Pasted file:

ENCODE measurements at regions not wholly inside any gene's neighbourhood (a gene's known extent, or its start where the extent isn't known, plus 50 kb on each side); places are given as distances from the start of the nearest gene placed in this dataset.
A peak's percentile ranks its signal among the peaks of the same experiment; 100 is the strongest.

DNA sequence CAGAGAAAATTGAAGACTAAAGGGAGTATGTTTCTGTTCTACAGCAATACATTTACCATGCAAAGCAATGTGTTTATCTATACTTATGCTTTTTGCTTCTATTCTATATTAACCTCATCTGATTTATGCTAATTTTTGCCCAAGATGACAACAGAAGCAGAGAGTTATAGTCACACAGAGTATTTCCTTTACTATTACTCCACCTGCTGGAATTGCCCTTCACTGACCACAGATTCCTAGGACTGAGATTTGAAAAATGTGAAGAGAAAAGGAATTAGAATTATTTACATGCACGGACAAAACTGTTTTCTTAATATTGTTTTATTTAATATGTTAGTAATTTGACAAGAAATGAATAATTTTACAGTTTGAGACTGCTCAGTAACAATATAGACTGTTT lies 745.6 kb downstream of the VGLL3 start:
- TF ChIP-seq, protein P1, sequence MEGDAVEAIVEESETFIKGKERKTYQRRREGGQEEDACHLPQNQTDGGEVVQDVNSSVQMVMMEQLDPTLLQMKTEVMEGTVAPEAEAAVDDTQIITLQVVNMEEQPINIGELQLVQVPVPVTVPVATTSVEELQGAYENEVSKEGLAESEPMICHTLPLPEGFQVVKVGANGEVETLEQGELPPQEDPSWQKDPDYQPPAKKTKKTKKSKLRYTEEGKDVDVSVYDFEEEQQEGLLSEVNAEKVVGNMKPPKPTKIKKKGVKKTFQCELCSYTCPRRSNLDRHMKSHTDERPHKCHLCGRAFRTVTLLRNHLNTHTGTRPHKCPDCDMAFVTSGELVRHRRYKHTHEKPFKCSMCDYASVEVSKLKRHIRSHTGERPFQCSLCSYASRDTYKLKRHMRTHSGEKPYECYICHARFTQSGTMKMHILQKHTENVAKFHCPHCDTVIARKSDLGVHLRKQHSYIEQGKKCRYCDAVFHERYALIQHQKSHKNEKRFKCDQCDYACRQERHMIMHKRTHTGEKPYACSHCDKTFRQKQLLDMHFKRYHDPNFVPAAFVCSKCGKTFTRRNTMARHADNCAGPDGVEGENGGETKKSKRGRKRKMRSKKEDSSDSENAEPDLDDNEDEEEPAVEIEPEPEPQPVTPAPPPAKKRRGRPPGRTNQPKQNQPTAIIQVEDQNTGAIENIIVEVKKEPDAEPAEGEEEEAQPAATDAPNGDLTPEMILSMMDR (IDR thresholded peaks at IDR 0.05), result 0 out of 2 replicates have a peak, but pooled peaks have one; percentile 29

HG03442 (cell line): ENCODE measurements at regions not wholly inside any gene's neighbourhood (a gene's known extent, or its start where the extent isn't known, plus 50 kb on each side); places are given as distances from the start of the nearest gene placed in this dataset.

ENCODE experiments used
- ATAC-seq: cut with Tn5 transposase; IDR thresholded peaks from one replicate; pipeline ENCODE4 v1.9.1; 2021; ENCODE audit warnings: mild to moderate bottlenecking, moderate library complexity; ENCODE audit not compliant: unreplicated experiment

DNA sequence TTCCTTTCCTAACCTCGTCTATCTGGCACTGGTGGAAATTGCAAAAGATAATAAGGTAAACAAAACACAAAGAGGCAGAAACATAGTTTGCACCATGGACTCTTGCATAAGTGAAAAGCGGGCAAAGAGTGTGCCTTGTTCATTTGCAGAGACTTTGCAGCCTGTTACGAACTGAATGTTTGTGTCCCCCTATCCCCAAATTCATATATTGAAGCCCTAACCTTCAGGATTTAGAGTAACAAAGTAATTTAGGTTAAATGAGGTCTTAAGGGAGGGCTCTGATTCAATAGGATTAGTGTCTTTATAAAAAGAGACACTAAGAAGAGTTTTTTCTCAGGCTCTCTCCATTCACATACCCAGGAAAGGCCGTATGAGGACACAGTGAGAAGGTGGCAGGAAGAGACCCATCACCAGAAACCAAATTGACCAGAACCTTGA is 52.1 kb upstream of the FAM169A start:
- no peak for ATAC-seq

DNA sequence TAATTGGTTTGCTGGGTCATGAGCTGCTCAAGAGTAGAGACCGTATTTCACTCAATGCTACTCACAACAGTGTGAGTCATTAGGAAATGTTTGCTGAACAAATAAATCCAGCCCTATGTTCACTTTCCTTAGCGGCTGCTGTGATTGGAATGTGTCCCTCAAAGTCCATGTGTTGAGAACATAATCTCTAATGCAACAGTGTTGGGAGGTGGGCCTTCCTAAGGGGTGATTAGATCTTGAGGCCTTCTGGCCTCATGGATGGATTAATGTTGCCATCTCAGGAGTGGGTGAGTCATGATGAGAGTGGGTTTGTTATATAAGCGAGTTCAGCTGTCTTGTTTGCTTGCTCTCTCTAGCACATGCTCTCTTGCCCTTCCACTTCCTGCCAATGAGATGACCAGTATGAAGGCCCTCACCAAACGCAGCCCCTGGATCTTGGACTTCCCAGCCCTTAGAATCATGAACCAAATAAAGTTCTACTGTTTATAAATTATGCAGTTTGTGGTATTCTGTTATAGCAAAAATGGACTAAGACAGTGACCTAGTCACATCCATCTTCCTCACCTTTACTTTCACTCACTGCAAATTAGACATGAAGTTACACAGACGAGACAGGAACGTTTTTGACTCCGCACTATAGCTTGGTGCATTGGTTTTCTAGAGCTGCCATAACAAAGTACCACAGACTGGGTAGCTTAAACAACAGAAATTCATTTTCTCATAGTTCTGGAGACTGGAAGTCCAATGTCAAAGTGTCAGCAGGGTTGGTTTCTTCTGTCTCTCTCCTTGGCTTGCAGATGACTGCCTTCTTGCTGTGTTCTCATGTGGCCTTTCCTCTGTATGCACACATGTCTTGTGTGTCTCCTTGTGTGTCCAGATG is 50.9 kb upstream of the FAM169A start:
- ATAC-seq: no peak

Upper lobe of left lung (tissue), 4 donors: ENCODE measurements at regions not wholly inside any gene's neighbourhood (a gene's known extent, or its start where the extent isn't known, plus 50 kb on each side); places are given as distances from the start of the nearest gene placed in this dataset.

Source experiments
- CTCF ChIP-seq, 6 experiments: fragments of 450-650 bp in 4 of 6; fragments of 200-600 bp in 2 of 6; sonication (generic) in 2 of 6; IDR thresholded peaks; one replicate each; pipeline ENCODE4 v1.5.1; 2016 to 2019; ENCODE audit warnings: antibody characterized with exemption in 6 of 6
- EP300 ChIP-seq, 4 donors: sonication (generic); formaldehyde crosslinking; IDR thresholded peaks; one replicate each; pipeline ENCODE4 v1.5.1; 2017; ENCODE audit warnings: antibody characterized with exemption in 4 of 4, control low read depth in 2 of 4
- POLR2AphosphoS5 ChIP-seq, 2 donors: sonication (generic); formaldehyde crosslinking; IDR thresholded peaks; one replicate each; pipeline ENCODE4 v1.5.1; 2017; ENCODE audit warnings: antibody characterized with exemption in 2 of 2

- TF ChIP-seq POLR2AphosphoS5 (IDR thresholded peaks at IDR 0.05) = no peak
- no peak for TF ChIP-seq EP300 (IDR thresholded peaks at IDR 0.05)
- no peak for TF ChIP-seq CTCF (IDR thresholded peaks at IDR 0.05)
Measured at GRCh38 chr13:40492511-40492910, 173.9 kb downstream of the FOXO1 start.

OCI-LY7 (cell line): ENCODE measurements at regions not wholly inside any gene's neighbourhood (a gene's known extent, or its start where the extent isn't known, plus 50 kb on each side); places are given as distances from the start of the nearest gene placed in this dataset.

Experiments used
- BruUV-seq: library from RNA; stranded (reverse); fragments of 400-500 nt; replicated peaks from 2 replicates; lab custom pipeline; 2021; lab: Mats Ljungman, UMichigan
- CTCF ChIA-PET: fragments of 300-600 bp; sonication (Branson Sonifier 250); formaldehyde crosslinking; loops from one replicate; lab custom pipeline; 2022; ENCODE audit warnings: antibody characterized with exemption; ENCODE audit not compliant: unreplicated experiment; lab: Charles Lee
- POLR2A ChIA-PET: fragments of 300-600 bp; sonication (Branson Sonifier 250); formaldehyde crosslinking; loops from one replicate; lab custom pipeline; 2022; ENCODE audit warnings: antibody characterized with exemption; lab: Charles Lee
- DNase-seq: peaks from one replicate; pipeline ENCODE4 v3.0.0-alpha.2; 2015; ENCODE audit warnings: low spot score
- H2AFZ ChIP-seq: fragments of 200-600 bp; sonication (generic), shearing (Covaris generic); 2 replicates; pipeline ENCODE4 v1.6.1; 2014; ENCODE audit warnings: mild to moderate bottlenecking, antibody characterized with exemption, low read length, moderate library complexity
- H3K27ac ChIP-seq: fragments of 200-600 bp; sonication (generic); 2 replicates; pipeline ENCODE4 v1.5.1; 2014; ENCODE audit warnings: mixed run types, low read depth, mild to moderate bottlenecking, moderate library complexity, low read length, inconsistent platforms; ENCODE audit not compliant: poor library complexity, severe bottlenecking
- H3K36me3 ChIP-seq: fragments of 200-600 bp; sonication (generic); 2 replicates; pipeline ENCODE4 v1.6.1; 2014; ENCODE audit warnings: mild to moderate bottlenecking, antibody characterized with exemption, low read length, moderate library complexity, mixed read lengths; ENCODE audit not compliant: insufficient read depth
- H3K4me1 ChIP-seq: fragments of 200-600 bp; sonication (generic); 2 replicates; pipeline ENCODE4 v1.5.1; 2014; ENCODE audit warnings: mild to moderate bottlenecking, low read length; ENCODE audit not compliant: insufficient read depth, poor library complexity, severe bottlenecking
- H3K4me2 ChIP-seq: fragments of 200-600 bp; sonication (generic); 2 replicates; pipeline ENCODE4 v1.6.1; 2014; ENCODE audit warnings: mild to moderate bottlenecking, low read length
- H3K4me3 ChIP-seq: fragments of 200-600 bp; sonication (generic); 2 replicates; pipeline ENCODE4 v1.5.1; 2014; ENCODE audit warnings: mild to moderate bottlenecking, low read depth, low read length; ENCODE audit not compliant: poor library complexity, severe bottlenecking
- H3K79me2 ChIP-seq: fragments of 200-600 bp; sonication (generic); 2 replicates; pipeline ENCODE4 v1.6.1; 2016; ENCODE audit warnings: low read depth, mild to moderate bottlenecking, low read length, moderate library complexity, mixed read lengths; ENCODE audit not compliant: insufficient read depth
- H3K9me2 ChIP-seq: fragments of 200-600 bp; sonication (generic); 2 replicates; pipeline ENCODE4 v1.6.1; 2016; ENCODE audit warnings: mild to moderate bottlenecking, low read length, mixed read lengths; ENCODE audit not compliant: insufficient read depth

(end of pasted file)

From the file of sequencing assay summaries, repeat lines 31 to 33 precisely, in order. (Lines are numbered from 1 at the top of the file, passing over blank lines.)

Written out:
- H3K4me2 ChIP-seq: fragments of 200-600 bp; sonication (generic); 2 replicates; pipeline ENCODE4 v1.6.1; 2014; ENCODE audit warnings: mild to moderate bottlenecking, low read length
- H3K4me3 ChIP-seq: fragments of 200-600 bp; sonication (generic); 2 replicates; pipeline ENCODE4 v1.5.1; 2014; ENCODE audit warnings: mild to moderate bottlenecking, low read depth, low read length; ENCODE audit not compliant: poor library complexity, severe bottlenecking
- H3K79me2 ChIP-seq: fragments of 200-600 bp; sonication (generic); 2 replicates; pipeline ENCODE4 v1.6.1; 2016; ENCODE audit warnings: low read depth, mild to moderate bottlenecking, low read length, moderate library complexity, mixed read lengths; ENCODE audit not compliant: insufficient read depth